Previous Ras G joints might have been designed to inspire nightmares. The producer carries something of the Lee Perry about him, with ideas often piled ankle-deep and attuned to a particularly blunted kind of cosmic vagueness. Back On The Planet once again steers clear of solid ground to jettison another slice of appealingly dark matter.

The Planet of the title makes itself felt in a more grounded structure, with the producer settling down to some extremely deep, but club-friendly bumpers that rest alongside more experimental, off-key fair. Recent collection El-Aylien Part II was frighteningly (and frustratingly) oblique, twisting together rhythms, samples and tonal shifts to the detriment of the occasional listener. Hieroglyphic in its communication, it was a little too muddled and, bluntly, too scary for my own sensitive ears.

Beginning with a swampy storm of sub bass and clattering percussion reminiscent of the Ark studio being tornado'd off the face of the earth by a particularly funky electrical storm, the resulting mass of splintered wood, muddy beats and knee-deep polluted water is hammered into something approaching a form. 'Along the Way' sounds like dozens of tiny mouths picking out be-bop flavours, and reveals an unexpectedly cutesy side to the Anubian hip priest depicted on the gorgeous cover artwork. Rather than gliding over the rainbow, the remainder sees Ras crash the house down back into Kansas.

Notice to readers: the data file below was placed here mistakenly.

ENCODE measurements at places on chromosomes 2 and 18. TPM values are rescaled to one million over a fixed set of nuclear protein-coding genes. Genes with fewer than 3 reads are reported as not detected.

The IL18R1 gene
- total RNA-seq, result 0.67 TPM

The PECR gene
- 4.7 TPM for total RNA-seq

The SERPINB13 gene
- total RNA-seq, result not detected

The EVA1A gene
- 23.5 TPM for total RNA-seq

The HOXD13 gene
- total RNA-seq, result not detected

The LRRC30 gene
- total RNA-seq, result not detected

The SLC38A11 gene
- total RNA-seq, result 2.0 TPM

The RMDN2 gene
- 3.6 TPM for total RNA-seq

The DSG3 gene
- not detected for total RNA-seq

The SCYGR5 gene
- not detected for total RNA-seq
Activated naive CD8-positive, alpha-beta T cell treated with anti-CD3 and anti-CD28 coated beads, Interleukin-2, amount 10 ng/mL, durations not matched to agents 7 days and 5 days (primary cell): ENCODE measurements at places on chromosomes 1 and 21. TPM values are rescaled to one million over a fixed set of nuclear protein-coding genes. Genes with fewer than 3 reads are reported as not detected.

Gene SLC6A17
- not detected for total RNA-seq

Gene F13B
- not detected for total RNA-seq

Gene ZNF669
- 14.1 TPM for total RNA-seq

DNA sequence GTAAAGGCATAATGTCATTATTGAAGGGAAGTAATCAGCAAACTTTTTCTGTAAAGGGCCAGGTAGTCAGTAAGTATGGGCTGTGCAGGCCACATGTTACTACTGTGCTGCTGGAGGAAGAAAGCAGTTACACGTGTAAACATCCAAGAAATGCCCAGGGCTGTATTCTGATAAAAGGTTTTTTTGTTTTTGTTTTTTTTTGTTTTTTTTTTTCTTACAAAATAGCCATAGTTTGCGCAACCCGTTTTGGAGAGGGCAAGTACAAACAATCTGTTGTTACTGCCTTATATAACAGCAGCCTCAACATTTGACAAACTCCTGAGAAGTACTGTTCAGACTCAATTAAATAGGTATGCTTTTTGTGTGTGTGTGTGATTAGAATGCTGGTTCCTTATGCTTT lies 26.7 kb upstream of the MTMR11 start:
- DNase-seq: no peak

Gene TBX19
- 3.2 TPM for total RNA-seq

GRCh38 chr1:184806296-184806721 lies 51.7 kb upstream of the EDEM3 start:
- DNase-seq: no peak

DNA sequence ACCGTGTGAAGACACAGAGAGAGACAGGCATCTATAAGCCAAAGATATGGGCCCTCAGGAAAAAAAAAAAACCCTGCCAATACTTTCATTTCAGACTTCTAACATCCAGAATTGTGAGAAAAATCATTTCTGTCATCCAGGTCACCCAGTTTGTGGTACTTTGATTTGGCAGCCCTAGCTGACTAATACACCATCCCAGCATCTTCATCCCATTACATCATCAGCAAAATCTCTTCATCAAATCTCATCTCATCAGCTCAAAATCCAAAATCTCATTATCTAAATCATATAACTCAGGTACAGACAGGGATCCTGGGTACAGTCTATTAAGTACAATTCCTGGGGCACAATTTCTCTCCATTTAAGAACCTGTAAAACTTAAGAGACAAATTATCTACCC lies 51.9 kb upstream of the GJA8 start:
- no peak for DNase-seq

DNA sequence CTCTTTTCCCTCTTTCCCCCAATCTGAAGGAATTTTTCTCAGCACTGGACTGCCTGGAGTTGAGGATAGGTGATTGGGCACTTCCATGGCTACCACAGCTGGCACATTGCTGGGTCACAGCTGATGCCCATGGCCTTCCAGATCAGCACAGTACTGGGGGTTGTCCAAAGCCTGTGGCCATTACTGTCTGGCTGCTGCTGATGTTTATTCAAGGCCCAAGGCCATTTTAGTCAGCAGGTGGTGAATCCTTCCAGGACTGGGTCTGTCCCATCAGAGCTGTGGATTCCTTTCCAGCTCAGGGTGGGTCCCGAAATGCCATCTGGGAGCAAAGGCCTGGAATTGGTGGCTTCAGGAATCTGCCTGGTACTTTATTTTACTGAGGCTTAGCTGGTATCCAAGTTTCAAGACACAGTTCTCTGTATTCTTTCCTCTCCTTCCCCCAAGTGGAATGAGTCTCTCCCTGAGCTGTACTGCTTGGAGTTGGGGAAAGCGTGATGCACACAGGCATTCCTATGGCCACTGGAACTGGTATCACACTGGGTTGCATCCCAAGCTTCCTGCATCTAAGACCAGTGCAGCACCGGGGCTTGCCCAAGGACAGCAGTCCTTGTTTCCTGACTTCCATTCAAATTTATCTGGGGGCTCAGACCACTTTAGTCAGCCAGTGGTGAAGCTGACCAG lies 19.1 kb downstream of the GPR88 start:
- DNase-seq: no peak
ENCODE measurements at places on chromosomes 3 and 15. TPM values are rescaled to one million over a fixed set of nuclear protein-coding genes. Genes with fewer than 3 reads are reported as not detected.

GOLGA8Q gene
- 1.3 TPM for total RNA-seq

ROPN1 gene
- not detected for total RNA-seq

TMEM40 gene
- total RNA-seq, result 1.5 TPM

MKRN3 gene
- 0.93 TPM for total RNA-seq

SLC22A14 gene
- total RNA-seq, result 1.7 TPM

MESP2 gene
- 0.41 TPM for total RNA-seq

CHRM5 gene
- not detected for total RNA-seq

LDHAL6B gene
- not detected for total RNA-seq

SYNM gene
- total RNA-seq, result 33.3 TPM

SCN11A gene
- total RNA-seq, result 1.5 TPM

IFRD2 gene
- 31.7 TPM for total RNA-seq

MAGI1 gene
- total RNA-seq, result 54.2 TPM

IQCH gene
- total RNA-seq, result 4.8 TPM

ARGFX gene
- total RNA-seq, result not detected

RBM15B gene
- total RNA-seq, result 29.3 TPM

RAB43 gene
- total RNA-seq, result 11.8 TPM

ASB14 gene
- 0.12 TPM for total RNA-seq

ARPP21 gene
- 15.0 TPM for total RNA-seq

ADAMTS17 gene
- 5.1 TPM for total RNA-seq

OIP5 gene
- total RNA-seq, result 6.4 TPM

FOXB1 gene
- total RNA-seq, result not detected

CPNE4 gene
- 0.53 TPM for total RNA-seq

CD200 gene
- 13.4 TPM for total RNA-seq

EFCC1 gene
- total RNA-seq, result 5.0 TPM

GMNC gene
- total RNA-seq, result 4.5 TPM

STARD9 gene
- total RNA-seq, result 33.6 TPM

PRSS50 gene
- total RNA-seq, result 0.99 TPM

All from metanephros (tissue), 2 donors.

Still, the familiar fascination with all things celestial is maintained, as well as a commitment to the spiritual mantra of beat-making. 'Culture Riddim' features a sampled dub MC intoning blunted shibboleths into the pulpy funk - boom bap was always a slightly silly title (like an embarrassed return and retread of 'trip-hop') - Ras could perhaps pass easier for Swamp Rap. Whatever, giving it its own genre tag is just a silly way of saying the cut is original. 'Culture Riddim', 'One 4 Kutmah' and 'Ommmmm...' make up a thugged out, six-pack muscle machine of a halfway point, providing the heaviest and dubbiest of the cuts on Back On The Planet.

'Natural Melanin Being' is a curio. Following similar lines to Madlib's series of Melvin Van Peebles-reworking beat and poetry manipulation, he includes an extended discursive on the theme of 'naturalism' in Black men and Black women. Far from his usual astral projection, a lot of the narrative on Back On The Planet revolves around more human problems - crime, colour, truth and conviction. There's a more urgent, stripped down feel to many of the percussion patterns.

Ras G's latest sees him reworking previous ideas into a more approachable constitution. Falling a little flat in the latter stages, there’s a lack of dramatic curve overall, with a mid-section pumped up with dubby stompers sandwiched between less substantial bookends. The previously released 'All Is Well…' is a little too Madlib-y, never really taking off after the furious exchanges of the intro. As with the final tracks, it is certainly more grounded, but in the grounding loses something of its punch. It's still more than strong enough to reaffirm the producer's place among the frontline of elemental beat makers.